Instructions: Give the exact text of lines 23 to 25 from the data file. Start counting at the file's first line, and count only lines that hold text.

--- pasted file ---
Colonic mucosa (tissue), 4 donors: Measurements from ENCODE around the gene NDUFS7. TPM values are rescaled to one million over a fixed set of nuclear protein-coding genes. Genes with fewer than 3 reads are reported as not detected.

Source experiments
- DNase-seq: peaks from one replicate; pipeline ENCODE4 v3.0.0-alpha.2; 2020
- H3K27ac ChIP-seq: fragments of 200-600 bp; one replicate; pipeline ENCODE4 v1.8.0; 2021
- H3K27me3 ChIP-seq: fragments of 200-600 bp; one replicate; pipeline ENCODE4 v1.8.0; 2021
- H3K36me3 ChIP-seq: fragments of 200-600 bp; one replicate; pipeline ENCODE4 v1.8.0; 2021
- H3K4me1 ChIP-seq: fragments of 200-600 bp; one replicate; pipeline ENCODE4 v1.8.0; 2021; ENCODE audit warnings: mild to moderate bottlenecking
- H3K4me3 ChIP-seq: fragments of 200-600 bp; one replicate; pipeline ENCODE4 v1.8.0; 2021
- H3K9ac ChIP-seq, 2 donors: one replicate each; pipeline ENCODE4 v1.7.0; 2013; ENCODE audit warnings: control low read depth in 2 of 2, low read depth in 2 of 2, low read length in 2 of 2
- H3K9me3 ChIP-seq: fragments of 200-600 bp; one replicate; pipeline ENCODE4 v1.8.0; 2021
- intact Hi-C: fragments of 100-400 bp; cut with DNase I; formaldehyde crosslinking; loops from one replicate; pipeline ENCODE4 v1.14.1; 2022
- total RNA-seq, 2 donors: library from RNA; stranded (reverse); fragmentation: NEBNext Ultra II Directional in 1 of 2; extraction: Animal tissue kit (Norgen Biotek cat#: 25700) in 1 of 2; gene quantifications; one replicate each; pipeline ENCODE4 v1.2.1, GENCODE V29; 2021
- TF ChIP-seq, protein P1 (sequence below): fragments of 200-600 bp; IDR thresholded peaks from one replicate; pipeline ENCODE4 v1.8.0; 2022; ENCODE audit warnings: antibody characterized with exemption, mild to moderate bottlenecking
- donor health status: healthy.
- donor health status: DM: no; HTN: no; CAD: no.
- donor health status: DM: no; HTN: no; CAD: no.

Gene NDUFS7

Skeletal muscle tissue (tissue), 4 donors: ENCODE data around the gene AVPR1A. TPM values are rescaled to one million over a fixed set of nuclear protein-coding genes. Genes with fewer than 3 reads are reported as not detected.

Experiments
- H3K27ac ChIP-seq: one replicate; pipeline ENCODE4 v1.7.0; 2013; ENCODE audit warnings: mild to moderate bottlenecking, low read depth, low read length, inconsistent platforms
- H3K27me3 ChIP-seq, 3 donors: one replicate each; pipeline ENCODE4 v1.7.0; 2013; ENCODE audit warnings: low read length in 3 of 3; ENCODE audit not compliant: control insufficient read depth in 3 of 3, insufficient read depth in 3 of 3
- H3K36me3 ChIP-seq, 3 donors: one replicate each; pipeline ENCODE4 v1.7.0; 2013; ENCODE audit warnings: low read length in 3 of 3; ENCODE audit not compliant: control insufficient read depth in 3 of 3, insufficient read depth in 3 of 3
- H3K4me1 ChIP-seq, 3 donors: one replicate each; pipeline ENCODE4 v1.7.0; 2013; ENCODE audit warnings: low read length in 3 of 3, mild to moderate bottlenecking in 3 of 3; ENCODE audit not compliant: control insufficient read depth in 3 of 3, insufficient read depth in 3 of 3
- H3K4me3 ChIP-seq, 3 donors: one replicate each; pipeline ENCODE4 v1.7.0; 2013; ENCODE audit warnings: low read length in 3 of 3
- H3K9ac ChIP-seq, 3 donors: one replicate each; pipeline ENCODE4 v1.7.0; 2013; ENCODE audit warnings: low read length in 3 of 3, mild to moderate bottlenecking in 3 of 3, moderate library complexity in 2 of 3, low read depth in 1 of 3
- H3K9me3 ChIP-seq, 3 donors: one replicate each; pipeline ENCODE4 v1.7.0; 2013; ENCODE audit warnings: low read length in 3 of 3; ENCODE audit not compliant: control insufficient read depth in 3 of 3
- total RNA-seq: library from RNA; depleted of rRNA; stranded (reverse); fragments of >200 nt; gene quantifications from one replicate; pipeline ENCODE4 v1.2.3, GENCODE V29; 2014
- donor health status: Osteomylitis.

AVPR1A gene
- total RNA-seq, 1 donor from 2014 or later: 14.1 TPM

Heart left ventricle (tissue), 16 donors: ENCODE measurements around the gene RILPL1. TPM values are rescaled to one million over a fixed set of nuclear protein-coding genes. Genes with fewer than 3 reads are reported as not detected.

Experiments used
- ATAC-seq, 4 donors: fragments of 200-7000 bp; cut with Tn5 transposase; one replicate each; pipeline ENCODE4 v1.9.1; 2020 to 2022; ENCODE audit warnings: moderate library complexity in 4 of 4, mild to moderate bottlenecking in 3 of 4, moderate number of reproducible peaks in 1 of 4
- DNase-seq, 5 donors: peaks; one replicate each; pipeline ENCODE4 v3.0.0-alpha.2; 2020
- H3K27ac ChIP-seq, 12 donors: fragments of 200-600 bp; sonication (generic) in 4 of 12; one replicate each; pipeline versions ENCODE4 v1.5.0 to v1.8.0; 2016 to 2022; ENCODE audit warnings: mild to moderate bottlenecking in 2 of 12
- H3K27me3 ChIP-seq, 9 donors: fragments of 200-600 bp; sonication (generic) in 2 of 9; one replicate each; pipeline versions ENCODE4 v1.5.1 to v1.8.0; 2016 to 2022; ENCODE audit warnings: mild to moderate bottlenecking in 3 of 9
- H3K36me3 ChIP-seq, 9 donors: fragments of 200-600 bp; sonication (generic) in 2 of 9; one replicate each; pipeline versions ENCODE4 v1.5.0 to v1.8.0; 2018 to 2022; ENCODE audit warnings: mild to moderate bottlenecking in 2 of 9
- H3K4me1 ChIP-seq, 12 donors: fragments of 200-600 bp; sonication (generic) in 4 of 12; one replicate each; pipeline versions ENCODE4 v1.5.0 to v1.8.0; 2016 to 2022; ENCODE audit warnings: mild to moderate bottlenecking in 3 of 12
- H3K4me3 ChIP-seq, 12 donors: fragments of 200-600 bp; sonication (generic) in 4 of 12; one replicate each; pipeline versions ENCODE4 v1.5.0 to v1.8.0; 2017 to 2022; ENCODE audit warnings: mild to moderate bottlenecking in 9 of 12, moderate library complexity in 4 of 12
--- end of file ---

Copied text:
- H3K4me1 ChIP-seq, 3 donors: one replicate each; pipeline ENCODE4 v1.7.0; 2013; ENCODE audit warnings: low read length in 3 of 3, mild to moderate bottlenecking in 3 of 3; ENCODE audit not compliant: control insufficient read depth in 3 of 3, insufficient read depth in 3 of 3
- H3K4me3 ChIP-seq, 3 donors: one replicate each; pipeline ENCODE4 v1.7.0; 2013; ENCODE audit warnings: low read length in 3 of 3
- H3K9ac ChIP-seq, 3 donors: one replicate each; pipeline ENCODE4 v1.7.0; 2013; ENCODE audit warnings: low read length in 3 of 3, mild to moderate bottlenecking in 3 of 3, moderate library complexity in 2 of 3, low read depth in 1 of 3